Here, Barrett-Forrest touches on an important note: the cultural, socio-economic, and privilege gap becomes even more glaringly apparent when viewed through the lens of his Yukon background.

“Since leaving Toronto, I’ve gotten a deeper understanding of the hardship and poverty that much of the U.S. population lives in,” he explains.

“There are patches of hundreds of miles where are the houses are crumbling, the cars are decrepit, and there isn’t a corner store or restaurant in sight. Having lived in affluent areas for my whole life, it was quite startling to see the scale of poverty that exists in so many areas.

“Also, the racial divide and tensions in some parts of the U.S., particularly New Orleans, gave me a better perspective on all the horrible news stories about racially-motivated crimes that come out of the U.S. every day. I was very aware of my privilege during many parts of my trip.”

The south also offered some pleasant surprises. Barrett-Forrest recalls a particularly eye-opening experience in Kentucky:

“I met a bunch of very talented bluegrass musicians and after jamming, went for dinner with them. They had incredibly thick Kentucky accents, which is the accent I’ve always [associated with] hillbilly/redneck American. But these people were all educated, erudite people, talking about intelligent things with this thick accent. It was hard for my brain to reconcile.”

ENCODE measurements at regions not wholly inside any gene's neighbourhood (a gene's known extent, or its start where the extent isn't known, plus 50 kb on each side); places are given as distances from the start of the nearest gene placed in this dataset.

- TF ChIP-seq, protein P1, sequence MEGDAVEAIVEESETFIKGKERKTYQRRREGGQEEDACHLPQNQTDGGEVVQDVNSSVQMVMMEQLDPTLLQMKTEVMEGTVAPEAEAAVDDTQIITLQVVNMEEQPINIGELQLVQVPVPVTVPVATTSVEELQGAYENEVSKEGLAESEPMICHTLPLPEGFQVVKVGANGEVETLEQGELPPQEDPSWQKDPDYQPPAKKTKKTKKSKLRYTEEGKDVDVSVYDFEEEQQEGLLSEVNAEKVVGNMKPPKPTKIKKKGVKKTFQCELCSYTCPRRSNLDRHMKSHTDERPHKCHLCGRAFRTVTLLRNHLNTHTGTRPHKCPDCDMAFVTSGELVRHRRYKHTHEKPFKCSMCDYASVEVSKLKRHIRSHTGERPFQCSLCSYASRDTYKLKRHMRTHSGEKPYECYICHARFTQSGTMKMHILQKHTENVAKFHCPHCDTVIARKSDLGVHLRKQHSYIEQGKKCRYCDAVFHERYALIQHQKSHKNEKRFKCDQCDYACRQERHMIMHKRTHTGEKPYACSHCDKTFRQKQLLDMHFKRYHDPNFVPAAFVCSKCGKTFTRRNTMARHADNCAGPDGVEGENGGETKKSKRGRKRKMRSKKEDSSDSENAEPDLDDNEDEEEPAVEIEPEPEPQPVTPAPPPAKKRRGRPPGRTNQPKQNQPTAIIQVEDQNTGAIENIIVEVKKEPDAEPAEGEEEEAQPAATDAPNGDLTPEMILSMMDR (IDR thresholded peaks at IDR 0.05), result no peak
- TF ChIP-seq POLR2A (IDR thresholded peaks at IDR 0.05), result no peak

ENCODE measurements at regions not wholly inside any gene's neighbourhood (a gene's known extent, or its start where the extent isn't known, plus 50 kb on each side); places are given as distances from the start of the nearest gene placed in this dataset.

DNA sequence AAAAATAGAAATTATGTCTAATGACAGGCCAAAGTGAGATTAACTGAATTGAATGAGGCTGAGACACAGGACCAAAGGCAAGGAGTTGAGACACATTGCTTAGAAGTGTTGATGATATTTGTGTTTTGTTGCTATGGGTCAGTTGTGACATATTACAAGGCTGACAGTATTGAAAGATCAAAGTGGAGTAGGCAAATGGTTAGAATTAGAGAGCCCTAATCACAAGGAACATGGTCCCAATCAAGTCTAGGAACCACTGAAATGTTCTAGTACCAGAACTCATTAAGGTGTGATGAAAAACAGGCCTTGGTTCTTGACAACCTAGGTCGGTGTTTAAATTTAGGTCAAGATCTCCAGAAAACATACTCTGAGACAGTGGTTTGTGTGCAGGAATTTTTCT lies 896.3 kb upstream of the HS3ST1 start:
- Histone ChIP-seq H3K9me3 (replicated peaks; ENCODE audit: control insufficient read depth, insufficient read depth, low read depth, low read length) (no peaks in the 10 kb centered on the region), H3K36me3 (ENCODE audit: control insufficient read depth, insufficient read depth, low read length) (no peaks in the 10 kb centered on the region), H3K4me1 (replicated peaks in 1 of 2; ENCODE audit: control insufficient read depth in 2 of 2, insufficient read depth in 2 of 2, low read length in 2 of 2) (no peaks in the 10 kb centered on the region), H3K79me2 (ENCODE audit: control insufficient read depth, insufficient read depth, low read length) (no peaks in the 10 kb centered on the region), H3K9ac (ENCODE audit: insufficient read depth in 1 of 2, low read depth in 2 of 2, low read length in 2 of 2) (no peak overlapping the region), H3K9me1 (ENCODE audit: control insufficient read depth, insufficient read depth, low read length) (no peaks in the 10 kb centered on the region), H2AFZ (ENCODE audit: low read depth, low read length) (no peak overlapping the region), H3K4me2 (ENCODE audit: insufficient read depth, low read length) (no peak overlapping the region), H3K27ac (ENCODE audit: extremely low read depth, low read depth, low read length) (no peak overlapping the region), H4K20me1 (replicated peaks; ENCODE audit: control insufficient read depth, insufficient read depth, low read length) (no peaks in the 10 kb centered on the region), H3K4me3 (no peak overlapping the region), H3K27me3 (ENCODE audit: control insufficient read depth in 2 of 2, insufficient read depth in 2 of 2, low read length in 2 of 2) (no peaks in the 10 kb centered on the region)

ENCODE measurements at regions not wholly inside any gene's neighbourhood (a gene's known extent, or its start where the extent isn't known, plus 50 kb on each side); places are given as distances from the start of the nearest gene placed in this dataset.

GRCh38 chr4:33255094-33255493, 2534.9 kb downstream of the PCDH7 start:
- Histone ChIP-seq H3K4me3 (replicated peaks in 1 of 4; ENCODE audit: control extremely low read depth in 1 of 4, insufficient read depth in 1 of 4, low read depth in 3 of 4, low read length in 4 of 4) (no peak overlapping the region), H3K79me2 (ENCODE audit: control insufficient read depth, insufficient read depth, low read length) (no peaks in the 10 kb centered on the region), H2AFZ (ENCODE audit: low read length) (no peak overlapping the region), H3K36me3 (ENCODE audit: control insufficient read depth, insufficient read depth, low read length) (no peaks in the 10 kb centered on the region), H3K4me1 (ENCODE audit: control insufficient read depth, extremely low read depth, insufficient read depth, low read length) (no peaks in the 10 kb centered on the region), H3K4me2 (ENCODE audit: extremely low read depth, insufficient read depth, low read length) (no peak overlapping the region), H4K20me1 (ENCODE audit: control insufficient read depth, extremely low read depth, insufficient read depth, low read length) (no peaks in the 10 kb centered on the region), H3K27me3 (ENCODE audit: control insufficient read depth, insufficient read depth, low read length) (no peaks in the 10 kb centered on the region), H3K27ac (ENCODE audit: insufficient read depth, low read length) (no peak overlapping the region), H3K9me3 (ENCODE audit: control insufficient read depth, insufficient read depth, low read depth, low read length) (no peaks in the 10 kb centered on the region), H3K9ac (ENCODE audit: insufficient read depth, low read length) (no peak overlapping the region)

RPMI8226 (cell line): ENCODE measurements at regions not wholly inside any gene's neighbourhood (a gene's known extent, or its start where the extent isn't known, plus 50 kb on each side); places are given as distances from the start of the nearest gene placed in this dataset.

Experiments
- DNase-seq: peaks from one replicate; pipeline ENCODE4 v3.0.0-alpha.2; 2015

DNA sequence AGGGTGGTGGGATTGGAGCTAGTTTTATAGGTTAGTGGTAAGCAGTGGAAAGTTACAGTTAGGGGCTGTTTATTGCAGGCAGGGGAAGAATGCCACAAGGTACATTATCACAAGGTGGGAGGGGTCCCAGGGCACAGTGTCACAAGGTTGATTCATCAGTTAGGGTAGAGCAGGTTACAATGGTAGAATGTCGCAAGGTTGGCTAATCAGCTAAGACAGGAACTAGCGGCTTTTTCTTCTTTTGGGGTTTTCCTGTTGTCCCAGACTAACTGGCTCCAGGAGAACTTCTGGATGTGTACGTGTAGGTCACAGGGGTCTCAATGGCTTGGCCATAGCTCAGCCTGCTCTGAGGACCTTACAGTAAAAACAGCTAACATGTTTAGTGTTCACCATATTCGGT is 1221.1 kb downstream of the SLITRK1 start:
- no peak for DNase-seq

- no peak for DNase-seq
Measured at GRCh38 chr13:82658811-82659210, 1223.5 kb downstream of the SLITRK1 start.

These experiences and more have led Barrett-Forrest to feel even more grateful for his upbringing in the relatively progressive and artistic city of Whitehorse, with so many resources available to him.

“I travelled a lot in my youth, which is something that many people I’ve met on my trip have not had the privilege of doing. The more places I visit, the more I realize how special Whitehorse really is. There are very few places I’ve visited where I would actually want to live (the only ones so far are Asheville, North Carolina; Thomas, West Virginia; and Austin, Texas).

“The pull of the Yukon strengthens as I find out how different it is from the rest of the world. The natural beauty, down-to-earth people and vibrant arts scene, are what I miss the most.”

After settling into a routine after three months and 17 states, Barrett-Forrest has found van living something akin to a full-time job, every day full of planning and responsibility.

“I have adored this trip, but this style of travel is certainly not for everybody. It involves a lot of time by oneself, and a lot of uncertainty, with a bit of risk,” he says. “I’ve had to practise a lot of self-sufficiency, and be very social and extroverted… and there is just an awful lot of driving to do!”

The longest stretch he’s driven (with McLachlan) was 30 hours, from Austin to Ottawa, in three days, but this immersive style of travel (not to mention having a complete home on wheels) makes those long drives bearable, if not downright enjoyable.

“I get into the groove of driving, and the miles just slip away, and the vast and ever-changing scenery rolls past and is spellbinding,” Barrett-Forrest says.

“I find myself getting restless to get back on the road after a few days in one place.”

Keep up with Barrett-Forrest’s travels on his Instagram page, @benexploring